The Zika virus was first discovered in Brazil in April 2015. Since then, the virus has spread across the Americas and to other parts of the world. The World Health Organization (WHO) declared Zika fever an epidemic in January of this year. Most recently, a man returning to the US from Venezuela was discovered to have spread the virus to his sexual partner—a rare case which has puzzled researchers. It is still unclear whether Zika causes microcephaly (reduced head size) in newborn infants, but public health officials suspect there is a strong correlation. The virus is poorly understood, however, and a potential vaccine is still far off. Here’s what we know so far.
What is Zika?
Zika fever is caused by the Zika virus, which is spread by mosquitoes of the Aedes type found in the Americas. However, the virus is much more widely spread in South and Central America. The Zika virus remains in the bloodstream for a week or two, which is usually when symptoms begin to arise. Epidemiologists have also suggested other routes of transmission—namely, through sexual intercourse and pregnancy—but further research needs to be conducted.
Most Zika cases are mild in nature. In fact, only 20% of infected people show any symptoms at all, which is partly why the recent outbreak is so confusing. When symptoms do arise, they typically include:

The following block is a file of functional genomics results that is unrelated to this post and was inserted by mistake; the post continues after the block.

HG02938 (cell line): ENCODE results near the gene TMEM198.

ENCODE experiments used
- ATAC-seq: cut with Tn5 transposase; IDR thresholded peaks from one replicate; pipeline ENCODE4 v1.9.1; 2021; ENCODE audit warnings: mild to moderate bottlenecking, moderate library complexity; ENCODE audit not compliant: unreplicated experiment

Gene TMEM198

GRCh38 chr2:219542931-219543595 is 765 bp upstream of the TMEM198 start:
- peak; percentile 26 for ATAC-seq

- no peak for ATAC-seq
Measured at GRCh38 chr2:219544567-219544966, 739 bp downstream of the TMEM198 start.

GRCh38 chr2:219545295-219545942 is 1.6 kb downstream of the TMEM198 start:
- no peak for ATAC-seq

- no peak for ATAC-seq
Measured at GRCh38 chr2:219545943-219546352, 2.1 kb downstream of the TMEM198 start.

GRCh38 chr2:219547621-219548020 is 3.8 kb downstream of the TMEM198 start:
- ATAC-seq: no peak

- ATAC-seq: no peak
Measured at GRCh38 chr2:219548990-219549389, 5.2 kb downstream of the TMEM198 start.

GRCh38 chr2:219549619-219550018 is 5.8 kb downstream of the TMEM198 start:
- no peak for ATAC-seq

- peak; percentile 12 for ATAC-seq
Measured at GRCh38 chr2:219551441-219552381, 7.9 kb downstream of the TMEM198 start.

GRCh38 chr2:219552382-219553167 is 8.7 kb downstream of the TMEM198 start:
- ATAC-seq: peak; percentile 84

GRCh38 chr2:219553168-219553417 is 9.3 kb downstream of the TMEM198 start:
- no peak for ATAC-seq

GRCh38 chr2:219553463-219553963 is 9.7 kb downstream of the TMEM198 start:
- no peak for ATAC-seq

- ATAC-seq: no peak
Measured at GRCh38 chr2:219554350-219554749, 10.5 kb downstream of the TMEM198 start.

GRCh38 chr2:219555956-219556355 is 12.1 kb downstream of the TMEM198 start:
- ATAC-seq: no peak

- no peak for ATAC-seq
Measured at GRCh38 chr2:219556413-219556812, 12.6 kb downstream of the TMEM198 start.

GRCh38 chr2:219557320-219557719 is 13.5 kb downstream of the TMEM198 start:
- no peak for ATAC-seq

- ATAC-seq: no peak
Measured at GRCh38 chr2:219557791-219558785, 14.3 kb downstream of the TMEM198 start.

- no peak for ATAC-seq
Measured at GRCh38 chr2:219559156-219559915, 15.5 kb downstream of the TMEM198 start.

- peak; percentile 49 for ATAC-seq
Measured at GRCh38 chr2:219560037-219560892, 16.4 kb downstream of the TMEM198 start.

· Fever and headache
· Mild skin rash
· Pink eye
· Joint Pain
These symptoms, which are similar to those of dengue fever, usually last up to a week. However, in recent months there have also been unexplained cases of microcephaly and rare neurological disorders such as Guillain–Barré syndrome
How to Prevent Infection
The CDC has issued a travel warning to pregnant women, advising them not to visit affected areas in South America (as well as some Pacific islands). Several Latin American countries have even advised against pregnancy in their own countries until the disease is better understood. For those who do travel in South America—and especially pregnant women who visit—it is advised to use strong insect repellants, wear long–sleeve clothes and remain in aerated or air–conditioned rooms away from stagnant water sources. Pregnant women traveling to affected areas should also receive fetal ultrasounds to check for congenital problems. In March 2016 the CDC also advised infected men to avoid sexual intercourse or use condoms for at least six months after symptoms arise. There is currently no vaccine, though research is being conducted.
Treatment for Zika fever is limited to palliative care to address the symptoms. Recommendations include:
· Anti–fever medications (e.g. paracetamol)
· Ointments to soothe itching caused by rash
· Anti–inflammatory drugs to reduce joint pain
· Rest, and replenish water loss with plenty of fluids
Unfortunately, little can be done to halt the advance of the disease post–infection.